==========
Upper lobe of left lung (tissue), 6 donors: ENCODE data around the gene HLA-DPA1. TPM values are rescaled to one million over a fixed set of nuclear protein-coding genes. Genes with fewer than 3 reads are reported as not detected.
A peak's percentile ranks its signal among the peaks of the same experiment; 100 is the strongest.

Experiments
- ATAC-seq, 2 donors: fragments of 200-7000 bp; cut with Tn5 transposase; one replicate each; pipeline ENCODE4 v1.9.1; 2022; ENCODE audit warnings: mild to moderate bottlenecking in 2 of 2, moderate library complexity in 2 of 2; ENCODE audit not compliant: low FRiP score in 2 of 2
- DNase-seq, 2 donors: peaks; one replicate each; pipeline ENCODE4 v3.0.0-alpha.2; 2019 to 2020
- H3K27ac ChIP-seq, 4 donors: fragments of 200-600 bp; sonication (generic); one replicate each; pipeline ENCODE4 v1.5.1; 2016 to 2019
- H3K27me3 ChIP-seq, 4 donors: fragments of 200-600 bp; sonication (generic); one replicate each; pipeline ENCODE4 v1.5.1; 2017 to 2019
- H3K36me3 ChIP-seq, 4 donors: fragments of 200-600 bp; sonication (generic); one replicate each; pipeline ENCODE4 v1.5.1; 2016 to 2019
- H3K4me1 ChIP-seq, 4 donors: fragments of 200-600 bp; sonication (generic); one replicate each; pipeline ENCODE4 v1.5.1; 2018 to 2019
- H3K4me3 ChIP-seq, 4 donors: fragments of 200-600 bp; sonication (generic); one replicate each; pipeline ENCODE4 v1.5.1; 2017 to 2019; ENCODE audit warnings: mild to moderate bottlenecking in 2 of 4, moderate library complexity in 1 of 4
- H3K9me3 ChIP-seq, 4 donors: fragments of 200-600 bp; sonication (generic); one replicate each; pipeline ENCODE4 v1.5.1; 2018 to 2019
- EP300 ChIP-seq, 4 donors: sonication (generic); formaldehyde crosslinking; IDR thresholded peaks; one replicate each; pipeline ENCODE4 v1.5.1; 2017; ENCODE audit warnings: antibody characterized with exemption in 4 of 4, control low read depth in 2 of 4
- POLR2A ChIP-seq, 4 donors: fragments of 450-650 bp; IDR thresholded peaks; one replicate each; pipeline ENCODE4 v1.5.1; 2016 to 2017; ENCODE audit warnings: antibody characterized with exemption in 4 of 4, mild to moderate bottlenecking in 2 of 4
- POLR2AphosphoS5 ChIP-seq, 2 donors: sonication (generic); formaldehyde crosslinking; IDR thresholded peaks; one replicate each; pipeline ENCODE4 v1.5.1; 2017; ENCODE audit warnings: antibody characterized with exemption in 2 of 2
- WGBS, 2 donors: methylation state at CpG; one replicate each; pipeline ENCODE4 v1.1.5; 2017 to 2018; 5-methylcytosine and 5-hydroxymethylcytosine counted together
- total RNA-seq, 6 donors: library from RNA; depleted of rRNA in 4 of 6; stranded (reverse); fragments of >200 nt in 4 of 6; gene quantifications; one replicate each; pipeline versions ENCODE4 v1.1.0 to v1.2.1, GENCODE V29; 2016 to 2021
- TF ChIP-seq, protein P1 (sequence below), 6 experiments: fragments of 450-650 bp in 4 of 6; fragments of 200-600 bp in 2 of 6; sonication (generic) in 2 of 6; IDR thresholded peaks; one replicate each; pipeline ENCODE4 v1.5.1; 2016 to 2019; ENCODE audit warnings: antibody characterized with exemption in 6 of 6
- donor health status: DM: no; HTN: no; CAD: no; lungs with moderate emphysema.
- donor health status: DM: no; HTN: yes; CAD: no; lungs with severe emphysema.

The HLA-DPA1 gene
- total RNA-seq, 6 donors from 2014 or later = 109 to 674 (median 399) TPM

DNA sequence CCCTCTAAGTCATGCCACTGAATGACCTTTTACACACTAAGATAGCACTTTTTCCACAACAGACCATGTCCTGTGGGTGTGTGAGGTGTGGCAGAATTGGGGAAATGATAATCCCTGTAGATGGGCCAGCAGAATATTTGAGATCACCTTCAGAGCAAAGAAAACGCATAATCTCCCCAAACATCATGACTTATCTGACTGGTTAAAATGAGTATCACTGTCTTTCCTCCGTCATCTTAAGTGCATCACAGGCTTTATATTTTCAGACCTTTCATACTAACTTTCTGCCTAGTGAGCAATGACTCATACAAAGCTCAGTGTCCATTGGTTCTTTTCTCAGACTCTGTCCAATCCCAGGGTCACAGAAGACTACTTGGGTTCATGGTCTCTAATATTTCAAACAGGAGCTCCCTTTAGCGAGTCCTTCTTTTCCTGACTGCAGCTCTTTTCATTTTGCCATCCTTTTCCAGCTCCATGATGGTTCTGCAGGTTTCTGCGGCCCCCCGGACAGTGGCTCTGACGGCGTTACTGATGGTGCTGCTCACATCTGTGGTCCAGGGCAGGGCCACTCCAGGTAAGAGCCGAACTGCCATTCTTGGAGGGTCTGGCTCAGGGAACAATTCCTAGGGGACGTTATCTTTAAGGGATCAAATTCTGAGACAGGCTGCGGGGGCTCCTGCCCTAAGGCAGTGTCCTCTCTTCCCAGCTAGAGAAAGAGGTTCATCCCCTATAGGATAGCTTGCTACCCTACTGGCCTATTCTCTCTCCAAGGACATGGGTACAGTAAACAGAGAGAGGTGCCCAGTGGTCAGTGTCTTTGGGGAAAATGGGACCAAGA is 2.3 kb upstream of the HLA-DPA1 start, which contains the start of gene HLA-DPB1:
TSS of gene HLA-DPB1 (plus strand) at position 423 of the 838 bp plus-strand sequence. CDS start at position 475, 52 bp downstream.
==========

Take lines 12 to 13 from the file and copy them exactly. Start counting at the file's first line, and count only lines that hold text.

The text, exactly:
- EP300 ChIP-seq, 4 donors: sonication (generic); formaldehyde crosslinking; IDR thresholded peaks; one replicate each; pipeline ENCODE4 v1.5.1; 2017; ENCODE audit warnings: antibody characterized with exemption in 4 of 4, control low read depth in 2 of 4
- POLR2A ChIP-seq, 4 donors: fragments of 450-650 bp; IDR thresholded peaks; one replicate each; pipeline ENCODE4 v1.5.1; 2016 to 2017; ENCODE audit warnings: antibody characterized with exemption in 4 of 4, mild to moderate bottlenecking in 2 of 4